Take Garrett Turner, for example. To celebrate the Wildcats home opener in February, he and his pals Sierra Scolaro and Austin Henry painted their bodies in what appeared to be a loony aunt’s discarded orange lipstick.

Like you, like me, they missed football on an intensely personal level — the parties, the weeklong anticipation, the games themselves. They saw this XFL as football lite, yet they also see it as a ray of hope.

“We want to show L.A. supports this,” Turner explained.

“We really need this,” he added. “We play a lot of fantasy football. We want this to have fantasy too.”

Let’s just recognize that there is probably a future for any league that leads fans to shed their shirts and smear themselves with paint in public (and private) places. It’s cultish, in a good way. Salute them. But if you’re approached, try not to engage.

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More mainstream are Steve and Tyler Murphy, a father-son tandem from Burbank who attended the inaugural home game. They love football too and came to Carson to watch Ray Davidson, a former Cal standout whom Tyler befriended during a summer high school football camp.

Head coach Winston Moss
Wildcats head coach Winston Moss, a former NFL player, has his team in third place after five games. The team hosts first-place Houston on March 29.
(Jason Armond / Los Angeles Times)

As an example of how capricious a pro athlete’s life can be, last summer Davidson made it to the last cut with the Kansas City Chiefs, who would go on to win the Super Bowl.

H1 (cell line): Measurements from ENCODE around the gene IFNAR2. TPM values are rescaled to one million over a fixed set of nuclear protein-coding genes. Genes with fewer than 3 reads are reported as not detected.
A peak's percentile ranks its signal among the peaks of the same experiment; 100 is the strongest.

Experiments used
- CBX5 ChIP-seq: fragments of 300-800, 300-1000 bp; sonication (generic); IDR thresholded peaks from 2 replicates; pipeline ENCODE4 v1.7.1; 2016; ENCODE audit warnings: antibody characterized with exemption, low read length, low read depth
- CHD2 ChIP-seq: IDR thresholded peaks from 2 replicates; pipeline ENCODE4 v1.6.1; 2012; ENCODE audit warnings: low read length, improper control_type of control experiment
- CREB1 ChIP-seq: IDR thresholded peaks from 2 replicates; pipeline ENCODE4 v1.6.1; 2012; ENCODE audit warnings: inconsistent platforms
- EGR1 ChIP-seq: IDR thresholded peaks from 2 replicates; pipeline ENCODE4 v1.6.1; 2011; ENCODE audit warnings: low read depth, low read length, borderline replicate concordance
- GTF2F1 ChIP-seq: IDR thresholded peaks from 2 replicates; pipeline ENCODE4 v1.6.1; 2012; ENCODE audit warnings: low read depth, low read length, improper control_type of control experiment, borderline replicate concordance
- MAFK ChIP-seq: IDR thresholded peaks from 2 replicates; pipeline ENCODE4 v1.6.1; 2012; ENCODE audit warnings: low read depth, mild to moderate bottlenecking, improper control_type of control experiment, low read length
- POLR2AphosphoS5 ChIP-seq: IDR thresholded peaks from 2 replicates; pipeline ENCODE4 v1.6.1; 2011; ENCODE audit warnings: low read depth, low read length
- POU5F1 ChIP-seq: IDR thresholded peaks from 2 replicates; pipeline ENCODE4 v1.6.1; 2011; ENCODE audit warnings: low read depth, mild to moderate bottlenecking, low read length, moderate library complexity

On this day, he played lights-out linebacker here with Dallas, the Wildcats’ opponent. The Murphys paid $30 apiece for good end zone seats with fine sightlines, typical of this boutique stadium that started as Home Depot Center, then was dubbed StubHub Center for a while and now is tagged Dignity Health Sports Park, which is really a sonnet of a stadium name, if you ask me. Evocative, with a real sense of romance.

To be fair, there’s not a bad seat at Dignity Health Sports Park, and if there’s an intensive care unit, as there should be given the hospital sponsor, it probably should be down here on the west end zone with the Murphys and the other football nut cases, who booed when the opposing receiver was hurt on the very first play and the Wildcats later blew a chip-shot field goal.

But it was good natured. Like parents encouraging small children. In five minutes, we were all old chums.

On the field, the XFL’s pace of play is rapid enough to hold the fans’ attention. The league’s rules draw interest as well.

Kickoffs look like a line-dancing class. The two teams set up 5 yards apart, presumably to ward off head-on collisions at full speed but also reducing boring touchbacks.

Other rules: You can have two forward passes in the same play, though the league had yet to get that down. I kept waiting for cross-field screens and other razzle-dazzle. If those come, I might even spring for season tickets.

This is certainly a work in progress, but they have the important stuff down. There’s even, for instance, a team gesture for the Wildcats: the Claw, not related to White Claw, the popular truth serum, but I smell some sort of “Claw is the Law” sponsor tie-in.

In closing, I’d like to invite you to try out one of these hoedowns. I’ve been to every type of football game imaginable, every kind of bar fight, a few Oktoberfests, a rodeo or two and exactly one opera.

If you’d like a blendered/crushed-ice version of those activities, Vince McMahon’s new league might be for you.

Besides, without football, America is just another first-world empire trying to find its way.

What to know before you go

The L.A. Wildcats are halfway through their 10-game season. Currently in third place, their next home game is a March 29 showdown against Houston, the league’s top team. Their last home game is April 5. Tickets run $24-$150 and parking is $20. xfl.com